The wealthy and powerful Borghese family built the villa to house and display their art collection, not unusual for Renaissance families. The gallery houses works by Bernini, Caravaggio and Titian, among others. Compared to most other European museums, it’s small and intimate. We got a closer look at things in a much quieter setting.
After this first day, we continued to move farther back in time, pulling back layers of Roman history to tour the Coliseum and ancient Rome via the Forum and Palatine Hill. It was occasionally rainy and a little chilly that afternoon at the forum, but impossible not to be struck by the history that transpired there, just think Julius Caesar.
One rainy morning we set off on foot (again!) and found ourselves first at the Trevi Fountain and later at the Pantheon. In both cases I was struck by how tightly both of these sights seemed to be “squeezed” into their respective locations. The Pantheon was completed by the emperor Hadrian and probably dedicated about 126 AD. The circular building is topped by what is still considered to be the world’s largest unreinforced concrete dome. The city just grew up around it!
I can’t close out this Roman travelogue without telling you about the Archbasilica of St. John Lateran. It is the cathedral of the Bishop of Rome and ranks above all other Catholic churches. It was the home church of the popes before the Vatican, in fact before the papacy was moved to Avignon. During that time, the church was damaged twice by fires and despite repairs, was not thought to be adequate when the papacy returned from France. Ambitious renovations were eventually completed, notably the installation of the statues of the 12 Apostles in 1718.
Steve learned about it as we were doing our research about the trip, and we’re very glad we found our way there. It’s a remarkable place, nearly as big as St. Peter’s and as quiet as St. Peter’s is crowded.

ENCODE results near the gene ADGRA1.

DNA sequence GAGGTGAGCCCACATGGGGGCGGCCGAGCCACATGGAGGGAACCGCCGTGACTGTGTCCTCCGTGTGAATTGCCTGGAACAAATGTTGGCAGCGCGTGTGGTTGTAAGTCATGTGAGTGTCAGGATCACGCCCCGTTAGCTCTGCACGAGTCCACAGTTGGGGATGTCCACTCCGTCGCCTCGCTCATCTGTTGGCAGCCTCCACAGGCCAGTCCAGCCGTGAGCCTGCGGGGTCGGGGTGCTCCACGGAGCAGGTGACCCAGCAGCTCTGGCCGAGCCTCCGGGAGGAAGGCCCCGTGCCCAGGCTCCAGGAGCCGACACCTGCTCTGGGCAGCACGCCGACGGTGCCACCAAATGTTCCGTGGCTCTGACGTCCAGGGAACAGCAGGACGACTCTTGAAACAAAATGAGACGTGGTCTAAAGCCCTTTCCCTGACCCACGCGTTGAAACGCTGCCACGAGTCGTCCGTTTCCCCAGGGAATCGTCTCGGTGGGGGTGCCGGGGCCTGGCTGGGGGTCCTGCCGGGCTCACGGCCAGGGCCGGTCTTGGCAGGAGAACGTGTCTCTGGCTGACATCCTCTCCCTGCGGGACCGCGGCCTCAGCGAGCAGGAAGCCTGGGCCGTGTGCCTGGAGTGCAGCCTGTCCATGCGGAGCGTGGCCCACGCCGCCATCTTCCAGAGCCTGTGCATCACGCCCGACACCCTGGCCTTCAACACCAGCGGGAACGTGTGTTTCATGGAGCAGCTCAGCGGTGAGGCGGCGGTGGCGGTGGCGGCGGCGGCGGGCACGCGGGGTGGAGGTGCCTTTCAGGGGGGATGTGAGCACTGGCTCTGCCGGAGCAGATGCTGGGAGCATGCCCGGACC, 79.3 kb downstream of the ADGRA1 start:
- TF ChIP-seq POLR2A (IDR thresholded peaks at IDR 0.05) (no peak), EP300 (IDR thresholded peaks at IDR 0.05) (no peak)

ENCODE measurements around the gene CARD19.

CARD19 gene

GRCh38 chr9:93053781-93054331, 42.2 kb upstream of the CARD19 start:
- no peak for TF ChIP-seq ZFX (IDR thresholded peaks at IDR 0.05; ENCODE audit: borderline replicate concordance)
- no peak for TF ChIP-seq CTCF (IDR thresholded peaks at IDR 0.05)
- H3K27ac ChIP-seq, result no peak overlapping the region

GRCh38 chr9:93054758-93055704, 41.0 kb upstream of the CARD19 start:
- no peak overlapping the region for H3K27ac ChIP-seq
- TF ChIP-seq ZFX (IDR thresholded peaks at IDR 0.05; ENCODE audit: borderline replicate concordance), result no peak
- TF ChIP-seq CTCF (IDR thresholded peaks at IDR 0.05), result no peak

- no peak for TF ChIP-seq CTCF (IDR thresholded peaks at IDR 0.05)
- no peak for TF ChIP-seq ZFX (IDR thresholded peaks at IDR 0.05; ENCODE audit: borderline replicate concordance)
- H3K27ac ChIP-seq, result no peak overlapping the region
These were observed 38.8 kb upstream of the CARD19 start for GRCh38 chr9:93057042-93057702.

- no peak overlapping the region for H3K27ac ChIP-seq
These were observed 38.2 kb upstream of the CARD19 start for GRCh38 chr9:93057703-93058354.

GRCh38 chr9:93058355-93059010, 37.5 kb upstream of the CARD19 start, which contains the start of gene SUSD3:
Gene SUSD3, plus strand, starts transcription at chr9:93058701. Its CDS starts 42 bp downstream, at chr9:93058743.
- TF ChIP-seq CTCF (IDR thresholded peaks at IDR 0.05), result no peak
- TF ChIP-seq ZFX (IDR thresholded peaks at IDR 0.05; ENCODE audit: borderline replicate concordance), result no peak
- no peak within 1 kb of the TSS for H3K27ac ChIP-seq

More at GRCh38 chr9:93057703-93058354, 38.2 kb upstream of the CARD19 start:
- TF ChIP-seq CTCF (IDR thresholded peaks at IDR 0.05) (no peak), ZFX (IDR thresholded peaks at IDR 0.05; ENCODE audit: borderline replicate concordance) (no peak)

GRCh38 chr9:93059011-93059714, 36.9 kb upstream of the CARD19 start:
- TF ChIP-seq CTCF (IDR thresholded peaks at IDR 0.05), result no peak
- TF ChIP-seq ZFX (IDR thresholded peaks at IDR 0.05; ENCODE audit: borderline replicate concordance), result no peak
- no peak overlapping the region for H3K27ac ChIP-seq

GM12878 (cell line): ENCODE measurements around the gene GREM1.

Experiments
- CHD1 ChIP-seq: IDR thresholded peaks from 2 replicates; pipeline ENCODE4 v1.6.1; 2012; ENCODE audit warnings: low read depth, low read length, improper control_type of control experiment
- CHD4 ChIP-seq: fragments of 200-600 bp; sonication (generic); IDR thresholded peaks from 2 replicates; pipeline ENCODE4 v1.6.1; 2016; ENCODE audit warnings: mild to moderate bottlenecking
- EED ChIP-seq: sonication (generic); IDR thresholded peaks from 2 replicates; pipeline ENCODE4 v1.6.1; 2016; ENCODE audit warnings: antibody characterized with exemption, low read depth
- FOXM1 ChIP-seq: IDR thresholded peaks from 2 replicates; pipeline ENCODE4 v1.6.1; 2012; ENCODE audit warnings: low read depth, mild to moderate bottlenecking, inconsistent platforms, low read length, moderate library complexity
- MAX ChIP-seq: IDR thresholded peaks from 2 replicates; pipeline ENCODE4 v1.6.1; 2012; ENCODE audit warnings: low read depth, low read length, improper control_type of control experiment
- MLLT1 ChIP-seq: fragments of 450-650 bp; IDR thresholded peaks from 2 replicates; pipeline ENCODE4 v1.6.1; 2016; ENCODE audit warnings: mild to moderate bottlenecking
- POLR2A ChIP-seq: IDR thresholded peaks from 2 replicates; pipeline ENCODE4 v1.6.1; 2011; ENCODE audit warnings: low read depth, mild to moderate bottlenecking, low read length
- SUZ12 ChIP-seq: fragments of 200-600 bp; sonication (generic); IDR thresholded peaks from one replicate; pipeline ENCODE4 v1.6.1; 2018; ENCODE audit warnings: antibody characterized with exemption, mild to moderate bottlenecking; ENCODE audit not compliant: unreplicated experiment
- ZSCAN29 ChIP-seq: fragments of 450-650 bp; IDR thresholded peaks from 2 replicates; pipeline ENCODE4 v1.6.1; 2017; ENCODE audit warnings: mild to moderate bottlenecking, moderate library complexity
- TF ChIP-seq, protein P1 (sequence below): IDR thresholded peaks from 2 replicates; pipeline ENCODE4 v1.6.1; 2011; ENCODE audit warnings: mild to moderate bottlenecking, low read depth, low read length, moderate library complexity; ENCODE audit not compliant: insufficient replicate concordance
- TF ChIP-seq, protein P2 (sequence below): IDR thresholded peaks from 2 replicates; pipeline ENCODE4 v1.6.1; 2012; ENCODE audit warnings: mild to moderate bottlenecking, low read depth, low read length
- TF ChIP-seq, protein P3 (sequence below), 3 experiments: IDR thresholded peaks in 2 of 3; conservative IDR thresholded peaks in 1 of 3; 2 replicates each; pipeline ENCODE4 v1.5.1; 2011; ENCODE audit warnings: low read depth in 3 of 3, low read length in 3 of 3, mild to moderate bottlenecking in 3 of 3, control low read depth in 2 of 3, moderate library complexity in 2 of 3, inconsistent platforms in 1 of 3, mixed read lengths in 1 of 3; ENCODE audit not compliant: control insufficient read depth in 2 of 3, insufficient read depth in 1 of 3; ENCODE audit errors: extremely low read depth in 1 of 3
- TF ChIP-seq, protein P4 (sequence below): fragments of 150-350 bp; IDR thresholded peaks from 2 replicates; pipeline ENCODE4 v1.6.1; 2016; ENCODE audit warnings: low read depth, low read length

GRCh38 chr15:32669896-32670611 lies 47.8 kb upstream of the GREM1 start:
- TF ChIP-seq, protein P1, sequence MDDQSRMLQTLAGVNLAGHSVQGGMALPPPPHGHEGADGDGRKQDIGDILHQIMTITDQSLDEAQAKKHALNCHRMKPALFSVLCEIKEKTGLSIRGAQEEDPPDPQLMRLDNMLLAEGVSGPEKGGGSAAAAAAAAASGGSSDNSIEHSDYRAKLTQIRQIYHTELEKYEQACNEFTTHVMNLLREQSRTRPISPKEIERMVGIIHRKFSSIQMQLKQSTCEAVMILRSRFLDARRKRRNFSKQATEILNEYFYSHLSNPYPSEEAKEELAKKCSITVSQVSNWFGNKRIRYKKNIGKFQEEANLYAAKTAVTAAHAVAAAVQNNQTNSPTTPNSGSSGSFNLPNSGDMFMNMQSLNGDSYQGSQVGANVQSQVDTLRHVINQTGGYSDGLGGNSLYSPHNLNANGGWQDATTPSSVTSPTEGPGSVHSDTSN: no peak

I should note that this site, like others, had tight security. In addition to the obvious presence of heavily armed military and police, we entered through metal detectors. Backpacks and purses were scanned separately. This is the world we live in today.
Across the street from the Archbasilica are the Holy Stairs, brought to Rome from Palestine by St. Empress Helena, mother of then-Emperor Constantine I and said to be the same stairs Christ traveled during his crucifixion. The marble stairs are protected by wood, but continue to be an important site for religious pilgrims.
Despite the crowds and the “iffy” weather, Steve and I had a terrific time in Rome. We walked, a lot, and were literally footsore by the time we returned to our hotel each day. We quickly adopted a rule that limited dinner to restaurants in a two- or three-block radius. Happily, the neighborhood was offered a number of small restaurants that served as many locals as they did tourists. (One night the waiters rearranged the dining room in mid-meal to accommodate a large family dinner!) We thought this was a good sign. Locals wouldn’t dine someplace that wasn’t really good.
Italians don’t even think about dining before about 8:30 or 9 and appearing earlier, even if the restaurant is technically open, seems a little rude. Instead, we would stop by around 7 pm and ask for a table later. They were always happy to hold one for us. Before we left home, a friend told us that restaurants would not serve wines they were not proud of. We took his advice and ordered the house red and it was always, always delicious.
Rome lived up to every expectation, but after four nights it was time to move on to Florence. More about that soon!
See you next time!